by Shirley Jump

As a nonfiction editor and ghostwriter, I’ve worked on many how-to books with my clients on topics ranging from addiction to entrepreneurship. So when it came time to write my own, Writing Compelling Fiction, I thought it would be easy. After all, I’ve taught writing for years and have written multiple columns about how to be a better writer.

But it turns out writing my own how-to book wasn’t the piece of cake I expected, and it took me longer to get it going than I thought it would. I knew a how-to book had to provide value for the readers’ time, information that they could use, and be unique in the marketplace.

What I was writing about, however, was fiction, a topic I had taught and knew a lot about (after publishing more than seven dozen novels of my own) but had never compiled into one resource. How was I going to deliver value in a unique way, and in a crowded market?

I needed a how-to book on how-to books.

The lessons I learned are ones any how-to writer can take and apply to their own book to make it as powerful and effective as possible. They’re also lessons that will help the author make money off their book, particularly if they are using the book as entry into the lucrative worlds of speaking, teaching, and coaching.

Know your audience

The successful how-to writer starts off their project by asking these questions:

  • Who is your target audience? It’s not just about the book if you are using it to build a side gig; you want to create a book that targets your goals and brand too.
  • How old are they?
  • Where are they in their careers?
  • What sorts of things do they generally read?
  • What sorts of activities do they generally engage in?
  • What information do they need that they aren’t currently finding elsewhere?

Formulating answers to these particular questions helped me define and narrow the focus of my book’s planned content.

In my case, my new book targeted beginning to intermediate authors. Thinking about who they are and what they need provided me with better parameters to determine which information I should include—and also, importantly, what should be left out.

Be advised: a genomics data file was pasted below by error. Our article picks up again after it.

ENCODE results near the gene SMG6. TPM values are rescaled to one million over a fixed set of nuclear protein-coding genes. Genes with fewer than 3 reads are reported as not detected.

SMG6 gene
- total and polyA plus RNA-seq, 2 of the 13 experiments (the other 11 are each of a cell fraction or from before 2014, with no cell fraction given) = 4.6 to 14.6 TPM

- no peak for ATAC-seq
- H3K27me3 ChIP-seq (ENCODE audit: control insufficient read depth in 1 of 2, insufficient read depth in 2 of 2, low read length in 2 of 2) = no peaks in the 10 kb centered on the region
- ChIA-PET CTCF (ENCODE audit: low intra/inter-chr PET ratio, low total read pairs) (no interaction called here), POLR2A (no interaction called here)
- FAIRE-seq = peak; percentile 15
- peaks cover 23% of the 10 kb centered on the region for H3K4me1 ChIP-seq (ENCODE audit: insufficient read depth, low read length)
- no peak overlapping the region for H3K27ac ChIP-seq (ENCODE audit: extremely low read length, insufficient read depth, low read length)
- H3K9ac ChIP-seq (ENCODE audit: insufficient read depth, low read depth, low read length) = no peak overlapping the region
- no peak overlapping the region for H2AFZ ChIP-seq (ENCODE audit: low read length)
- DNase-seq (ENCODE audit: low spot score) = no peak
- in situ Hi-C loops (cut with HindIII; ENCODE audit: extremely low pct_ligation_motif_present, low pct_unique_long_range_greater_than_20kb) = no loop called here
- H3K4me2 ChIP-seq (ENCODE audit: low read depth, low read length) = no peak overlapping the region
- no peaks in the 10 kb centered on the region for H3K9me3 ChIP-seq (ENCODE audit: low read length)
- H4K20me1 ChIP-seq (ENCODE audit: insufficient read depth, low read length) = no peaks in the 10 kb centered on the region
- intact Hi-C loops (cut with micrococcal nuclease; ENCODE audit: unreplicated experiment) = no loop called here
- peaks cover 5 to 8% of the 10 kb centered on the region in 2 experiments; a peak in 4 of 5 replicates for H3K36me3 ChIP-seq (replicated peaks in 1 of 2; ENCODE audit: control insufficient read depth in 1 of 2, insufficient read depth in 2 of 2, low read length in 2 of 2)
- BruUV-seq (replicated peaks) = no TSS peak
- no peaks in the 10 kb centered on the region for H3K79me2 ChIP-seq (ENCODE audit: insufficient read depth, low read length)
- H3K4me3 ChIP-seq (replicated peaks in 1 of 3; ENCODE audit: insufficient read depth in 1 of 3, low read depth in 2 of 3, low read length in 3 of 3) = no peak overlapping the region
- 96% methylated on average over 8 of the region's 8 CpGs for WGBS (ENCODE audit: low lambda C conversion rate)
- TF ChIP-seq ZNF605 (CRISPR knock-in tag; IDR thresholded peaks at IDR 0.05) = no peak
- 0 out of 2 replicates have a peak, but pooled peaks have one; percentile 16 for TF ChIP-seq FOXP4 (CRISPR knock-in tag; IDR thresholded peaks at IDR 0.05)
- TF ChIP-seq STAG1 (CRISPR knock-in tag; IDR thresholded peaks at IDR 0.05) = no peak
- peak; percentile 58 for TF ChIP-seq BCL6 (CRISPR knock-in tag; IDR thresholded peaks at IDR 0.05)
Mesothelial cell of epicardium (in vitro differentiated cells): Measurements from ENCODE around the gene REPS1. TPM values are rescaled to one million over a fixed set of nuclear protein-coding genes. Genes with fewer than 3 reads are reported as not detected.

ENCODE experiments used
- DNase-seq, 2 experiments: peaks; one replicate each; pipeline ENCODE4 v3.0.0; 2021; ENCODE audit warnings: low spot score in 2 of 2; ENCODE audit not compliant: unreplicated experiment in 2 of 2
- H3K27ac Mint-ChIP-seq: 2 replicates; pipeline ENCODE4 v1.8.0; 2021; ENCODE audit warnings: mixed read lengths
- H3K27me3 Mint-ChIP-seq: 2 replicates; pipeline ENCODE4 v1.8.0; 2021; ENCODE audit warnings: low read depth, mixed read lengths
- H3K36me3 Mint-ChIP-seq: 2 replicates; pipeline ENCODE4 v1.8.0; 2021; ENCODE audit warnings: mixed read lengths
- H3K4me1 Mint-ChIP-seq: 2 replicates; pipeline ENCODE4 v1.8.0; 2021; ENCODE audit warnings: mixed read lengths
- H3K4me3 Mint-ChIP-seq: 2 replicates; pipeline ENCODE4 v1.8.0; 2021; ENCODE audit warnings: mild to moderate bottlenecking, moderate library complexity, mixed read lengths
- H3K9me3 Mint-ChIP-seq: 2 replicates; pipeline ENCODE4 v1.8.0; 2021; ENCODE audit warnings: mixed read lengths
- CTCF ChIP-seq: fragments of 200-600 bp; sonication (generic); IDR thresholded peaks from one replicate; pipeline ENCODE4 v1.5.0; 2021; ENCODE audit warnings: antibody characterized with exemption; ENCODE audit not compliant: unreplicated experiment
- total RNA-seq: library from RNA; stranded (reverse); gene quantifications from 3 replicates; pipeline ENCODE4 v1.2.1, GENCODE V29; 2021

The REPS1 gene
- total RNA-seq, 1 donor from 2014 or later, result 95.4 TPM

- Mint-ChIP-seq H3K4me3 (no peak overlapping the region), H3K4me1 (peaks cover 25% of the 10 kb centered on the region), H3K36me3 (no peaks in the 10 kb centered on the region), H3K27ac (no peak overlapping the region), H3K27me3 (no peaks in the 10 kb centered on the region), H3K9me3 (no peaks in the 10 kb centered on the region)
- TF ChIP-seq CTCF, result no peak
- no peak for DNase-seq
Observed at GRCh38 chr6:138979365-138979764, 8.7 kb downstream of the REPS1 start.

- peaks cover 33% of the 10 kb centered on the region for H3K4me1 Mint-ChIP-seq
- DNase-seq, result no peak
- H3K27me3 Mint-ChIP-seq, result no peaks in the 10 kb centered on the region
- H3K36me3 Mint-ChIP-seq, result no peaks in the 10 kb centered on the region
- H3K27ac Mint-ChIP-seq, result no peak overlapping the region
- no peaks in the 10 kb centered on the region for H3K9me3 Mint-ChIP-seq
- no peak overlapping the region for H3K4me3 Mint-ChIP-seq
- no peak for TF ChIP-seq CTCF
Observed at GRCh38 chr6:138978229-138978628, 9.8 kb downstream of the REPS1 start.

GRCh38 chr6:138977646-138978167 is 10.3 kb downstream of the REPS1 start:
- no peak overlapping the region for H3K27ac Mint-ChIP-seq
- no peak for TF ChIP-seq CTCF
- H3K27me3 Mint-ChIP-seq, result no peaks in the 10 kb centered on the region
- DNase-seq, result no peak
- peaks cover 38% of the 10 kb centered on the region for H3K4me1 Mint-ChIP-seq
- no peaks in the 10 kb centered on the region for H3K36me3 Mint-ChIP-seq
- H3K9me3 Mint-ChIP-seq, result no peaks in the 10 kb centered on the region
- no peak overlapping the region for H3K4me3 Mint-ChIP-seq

Know what makes your book different

There are something like 16 million books on Amazon. Whatever topic is being explored in your how-to book, chances are good that someone else has had that same idea and written on the same subject.

To help your book stand out from the crowd, consider the following questions:

  • Do you approach the topic in a way that sets you apart from other experts?
  • Is your problem-solving approach unique: possibly easier or more effective than others offered elsewhere?
  • Do the tips and exercises you include come across as unique, appealing, and useful?

Be sure to play up the most compelling and unique aspects of your book in your promotional and marketing materials.

Begin with the end in mind

  • You should know what you want your readers to learn before you write a word.
  • When they put down your book, what should they be able to do?
  • Are you providing enough information for them to attempt it alone?

The goal of a how-to book is to leave readers with all the tools they need to DIY.

Provide examples

Every good how-to book should have constructive examples.

Classic literary advice: Show, don’t tell.

I include a dissected scene in every chapter of my writing how-to book, breaking down the process and literally showing the lessons in action to the reader instead of just dryly instructing, i.e., telling them.

It’s difficult for many readers to read (or hear) how to do something without actually seeing it done. Visual elements can cement the lesson for them.